27 September 2019

Probing the polls: Alan Jones, ACTION buses and the new cannabis laws

| Genevieve Jacobs
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The ACT has legalised possessing small amounts of cannabis. But was the move necessary or politically inspired? Photo: File.

This week’s poll has had a huge response. We reported that the Greens are supporting a community petition to remove advertising images of Alan Jones and his 2CC breakfast program from the back of ACTION buses.

The campaign originated with Canberra businesswoman Peta Swarbrick, who argues that Jones “does not uphold acceptable community values and does not respect women publicly, that these comments could encourage violence against women, and therefore the promotion of this broadcaster is inconsistent with the values we should uphold in our community”.

While there was vigorous discussion in the comments about rights to free speech, with many arguing that 2CC is a business and has a right to advertise freely, readers were squarely in favour of getting rid of Jones with a 22 per cent margin on 1382 votes.

We asked whether it was a good idea to remove the 2CC advertising from the back of the ACT’s buses. Your options were No, love him or hate him, it’s a free country. This option received 540 votes (39% of the total). Alternatively, you could vote Yes, I’m completely over Alan, get him out of my eyeline. This option was the decisive winner with 61 per cent of the total (842 votes).

This week we’re asking you about the ACT’s new cannabis laws.

Possessing small amounts of cannabis is now legal in the ACT although there are some strict parameters around how much any one person can possess, and providing or supplying cannabis both remain illegal, as does smoking cannabis in public or within the vicinity of a child.

Individual possession of up to 50 grams of dry cannabis, 150 grams of fresh cannabis and two plants has now been legalised. Each household can grow a maximum of four plants.

“Right now in the ACT, most people caught with small amounts cannabis will receive a fine but some people receive a criminal charge,” said Michael Pettersson MLA, who introduced the legislation. “This bill is just taking the next sensible step and removing the criminal charge.”

Mr Pettersson said the legislation’s passage was a victory for the community and reformers, adding that Canada, South Africa, Uruguay and 11 US states have legalised cannabis, while New Zealand is expected to hold a referendum next year on the issue.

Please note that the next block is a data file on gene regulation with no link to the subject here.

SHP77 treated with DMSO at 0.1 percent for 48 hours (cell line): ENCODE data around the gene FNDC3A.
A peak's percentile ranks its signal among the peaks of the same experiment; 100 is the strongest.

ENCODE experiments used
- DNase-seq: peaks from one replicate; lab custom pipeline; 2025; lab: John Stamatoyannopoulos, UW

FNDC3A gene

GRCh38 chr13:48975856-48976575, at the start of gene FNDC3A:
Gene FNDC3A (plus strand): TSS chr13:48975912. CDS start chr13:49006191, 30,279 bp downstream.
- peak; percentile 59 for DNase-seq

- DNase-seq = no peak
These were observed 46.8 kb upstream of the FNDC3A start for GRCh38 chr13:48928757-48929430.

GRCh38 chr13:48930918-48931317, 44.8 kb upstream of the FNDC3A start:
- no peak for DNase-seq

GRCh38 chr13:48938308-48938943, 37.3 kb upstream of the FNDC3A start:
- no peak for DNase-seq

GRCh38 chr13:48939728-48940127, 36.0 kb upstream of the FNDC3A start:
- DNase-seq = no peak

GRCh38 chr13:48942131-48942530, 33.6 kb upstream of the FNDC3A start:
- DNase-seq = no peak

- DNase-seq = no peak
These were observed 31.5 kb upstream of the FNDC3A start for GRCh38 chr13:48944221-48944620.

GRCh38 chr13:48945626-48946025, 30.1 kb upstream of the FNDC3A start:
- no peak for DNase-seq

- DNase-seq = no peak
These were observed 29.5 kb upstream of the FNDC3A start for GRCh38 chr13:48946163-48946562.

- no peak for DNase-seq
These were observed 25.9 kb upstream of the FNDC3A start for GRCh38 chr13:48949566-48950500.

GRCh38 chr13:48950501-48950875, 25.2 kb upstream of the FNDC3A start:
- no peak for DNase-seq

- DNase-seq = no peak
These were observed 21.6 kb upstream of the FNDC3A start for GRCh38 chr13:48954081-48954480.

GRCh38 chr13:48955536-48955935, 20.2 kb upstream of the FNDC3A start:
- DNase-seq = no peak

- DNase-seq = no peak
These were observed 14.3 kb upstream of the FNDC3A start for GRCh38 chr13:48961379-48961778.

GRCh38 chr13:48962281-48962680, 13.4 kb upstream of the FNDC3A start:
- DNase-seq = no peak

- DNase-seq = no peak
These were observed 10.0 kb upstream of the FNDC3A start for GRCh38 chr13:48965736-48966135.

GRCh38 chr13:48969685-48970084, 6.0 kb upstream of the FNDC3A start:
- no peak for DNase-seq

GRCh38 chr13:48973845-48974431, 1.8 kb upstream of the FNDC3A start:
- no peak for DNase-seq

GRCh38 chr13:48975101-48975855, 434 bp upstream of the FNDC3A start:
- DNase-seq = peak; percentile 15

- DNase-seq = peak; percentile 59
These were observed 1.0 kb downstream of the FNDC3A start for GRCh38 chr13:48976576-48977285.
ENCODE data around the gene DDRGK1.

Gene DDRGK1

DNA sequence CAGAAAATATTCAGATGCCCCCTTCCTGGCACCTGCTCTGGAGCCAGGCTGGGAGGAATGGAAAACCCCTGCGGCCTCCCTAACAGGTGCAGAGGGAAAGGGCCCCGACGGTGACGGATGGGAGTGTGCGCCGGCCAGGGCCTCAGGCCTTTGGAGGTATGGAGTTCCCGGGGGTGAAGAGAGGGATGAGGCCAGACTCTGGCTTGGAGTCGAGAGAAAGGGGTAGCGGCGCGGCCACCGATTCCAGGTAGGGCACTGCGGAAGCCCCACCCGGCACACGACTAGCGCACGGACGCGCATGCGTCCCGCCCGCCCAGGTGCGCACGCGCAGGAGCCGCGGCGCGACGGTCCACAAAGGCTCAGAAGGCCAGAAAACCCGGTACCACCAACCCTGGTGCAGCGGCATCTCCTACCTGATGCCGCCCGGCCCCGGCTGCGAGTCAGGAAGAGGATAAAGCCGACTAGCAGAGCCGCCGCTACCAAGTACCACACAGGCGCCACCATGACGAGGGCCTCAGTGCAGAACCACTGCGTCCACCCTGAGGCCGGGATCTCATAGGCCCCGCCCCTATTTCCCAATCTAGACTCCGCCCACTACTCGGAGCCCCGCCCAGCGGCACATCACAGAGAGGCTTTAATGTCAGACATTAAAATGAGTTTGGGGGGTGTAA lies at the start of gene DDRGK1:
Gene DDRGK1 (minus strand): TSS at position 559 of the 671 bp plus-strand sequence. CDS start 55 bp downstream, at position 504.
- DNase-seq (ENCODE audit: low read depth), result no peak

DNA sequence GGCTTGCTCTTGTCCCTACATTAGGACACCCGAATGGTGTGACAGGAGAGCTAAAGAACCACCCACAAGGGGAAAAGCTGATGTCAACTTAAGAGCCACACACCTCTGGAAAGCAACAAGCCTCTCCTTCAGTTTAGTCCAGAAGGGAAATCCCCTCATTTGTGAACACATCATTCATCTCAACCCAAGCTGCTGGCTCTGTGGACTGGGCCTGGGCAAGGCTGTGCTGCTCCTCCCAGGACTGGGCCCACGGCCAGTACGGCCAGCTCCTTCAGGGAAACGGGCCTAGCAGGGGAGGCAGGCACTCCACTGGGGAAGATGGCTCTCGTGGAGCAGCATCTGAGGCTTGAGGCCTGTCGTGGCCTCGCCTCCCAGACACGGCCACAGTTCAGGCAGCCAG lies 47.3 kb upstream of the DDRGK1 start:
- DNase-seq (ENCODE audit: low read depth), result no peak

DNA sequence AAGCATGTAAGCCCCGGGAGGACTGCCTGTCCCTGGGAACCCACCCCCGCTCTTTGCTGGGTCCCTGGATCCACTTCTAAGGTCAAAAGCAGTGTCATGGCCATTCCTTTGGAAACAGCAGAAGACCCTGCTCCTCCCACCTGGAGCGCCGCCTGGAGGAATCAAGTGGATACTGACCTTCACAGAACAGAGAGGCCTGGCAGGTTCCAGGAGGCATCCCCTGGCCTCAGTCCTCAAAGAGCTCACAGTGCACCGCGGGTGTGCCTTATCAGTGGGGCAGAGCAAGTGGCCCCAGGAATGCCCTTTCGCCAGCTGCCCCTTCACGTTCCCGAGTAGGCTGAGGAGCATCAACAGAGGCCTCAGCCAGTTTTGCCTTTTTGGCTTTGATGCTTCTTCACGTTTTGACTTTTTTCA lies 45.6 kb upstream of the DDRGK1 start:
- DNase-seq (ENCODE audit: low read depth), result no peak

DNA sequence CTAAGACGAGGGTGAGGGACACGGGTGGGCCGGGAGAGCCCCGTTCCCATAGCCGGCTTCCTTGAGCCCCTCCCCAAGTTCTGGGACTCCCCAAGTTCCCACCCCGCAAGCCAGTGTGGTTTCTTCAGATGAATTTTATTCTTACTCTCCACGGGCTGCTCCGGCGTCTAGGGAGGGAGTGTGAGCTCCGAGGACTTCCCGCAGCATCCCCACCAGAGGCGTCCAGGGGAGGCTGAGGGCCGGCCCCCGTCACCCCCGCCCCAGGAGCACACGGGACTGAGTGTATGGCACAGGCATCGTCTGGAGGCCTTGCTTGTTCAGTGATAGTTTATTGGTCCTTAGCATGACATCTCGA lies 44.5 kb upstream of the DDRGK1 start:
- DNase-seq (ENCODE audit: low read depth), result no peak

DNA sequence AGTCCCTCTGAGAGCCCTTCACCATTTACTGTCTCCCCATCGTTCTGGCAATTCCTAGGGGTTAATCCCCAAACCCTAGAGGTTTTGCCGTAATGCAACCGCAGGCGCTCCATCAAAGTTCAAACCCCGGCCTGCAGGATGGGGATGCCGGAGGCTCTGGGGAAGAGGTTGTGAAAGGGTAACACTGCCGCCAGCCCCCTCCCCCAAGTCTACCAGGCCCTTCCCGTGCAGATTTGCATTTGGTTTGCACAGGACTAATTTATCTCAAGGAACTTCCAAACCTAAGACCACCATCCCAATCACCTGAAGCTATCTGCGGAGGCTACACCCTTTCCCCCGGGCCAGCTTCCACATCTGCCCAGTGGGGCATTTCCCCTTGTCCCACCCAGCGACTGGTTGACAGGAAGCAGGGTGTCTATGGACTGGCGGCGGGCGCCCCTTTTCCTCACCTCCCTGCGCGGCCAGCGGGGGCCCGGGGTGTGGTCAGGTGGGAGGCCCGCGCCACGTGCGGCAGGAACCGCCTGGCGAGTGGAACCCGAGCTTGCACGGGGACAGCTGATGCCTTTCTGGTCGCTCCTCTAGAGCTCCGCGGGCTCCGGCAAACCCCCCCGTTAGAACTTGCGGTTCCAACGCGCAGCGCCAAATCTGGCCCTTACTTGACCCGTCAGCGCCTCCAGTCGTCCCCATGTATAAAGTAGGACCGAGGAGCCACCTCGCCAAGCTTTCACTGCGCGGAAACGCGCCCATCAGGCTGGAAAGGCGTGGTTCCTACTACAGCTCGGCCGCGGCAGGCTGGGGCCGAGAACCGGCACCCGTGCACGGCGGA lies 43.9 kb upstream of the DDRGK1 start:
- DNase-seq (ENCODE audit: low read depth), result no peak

However, police say the new laws will be complex to enforce for a variety of reasons and potentially put ACT Policing in a difficult position.

“Commonwealth laws trump ACT laws so now police officers have been put in a position where they can use Commonwealth legislation,” Australian Federal Police Association president Angela Smith told Region Media.

“There was nothing wrong with the legislation to start with because it gave a good approach for police to use. I just think this new bill has created more questions than it is ever going to possibly resolve.

“There is a lot of power in words and I think this bill will confuse people. People may start to think this is a free for all.”

ACT Policing’s Chief Police Officer Ray Johnson said it is up to the discretion of each police officer whether a person will be charged under ACT law or Commonwealth law, admitting it would be a challenge for officers.

What do you think? We’re asking whether the ACT’s new cannabis laws are necessary and useful.

*Yes this is a sensible step to normalise what was already happening” or
*No, police already use careful judgement, this is political not practical

Are the ACT's new cannabis laws necessary and useful?

View Results

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Here’s a convenient way to prevent a conflict between enforcing commonwealth or state laws: repeal the conflicting commonwealth law.

Another option is to kick out the AFP and institute our own state police. The Commonwealth law will still be on the books so you can bring those to bear in any situation where someone is being arrested on commonwealth related charges such as subverting the electoral system, conspiring with foreign powers to alter the outcome of an election, or treason.

In the meantime, leave the ACT to do their thing.

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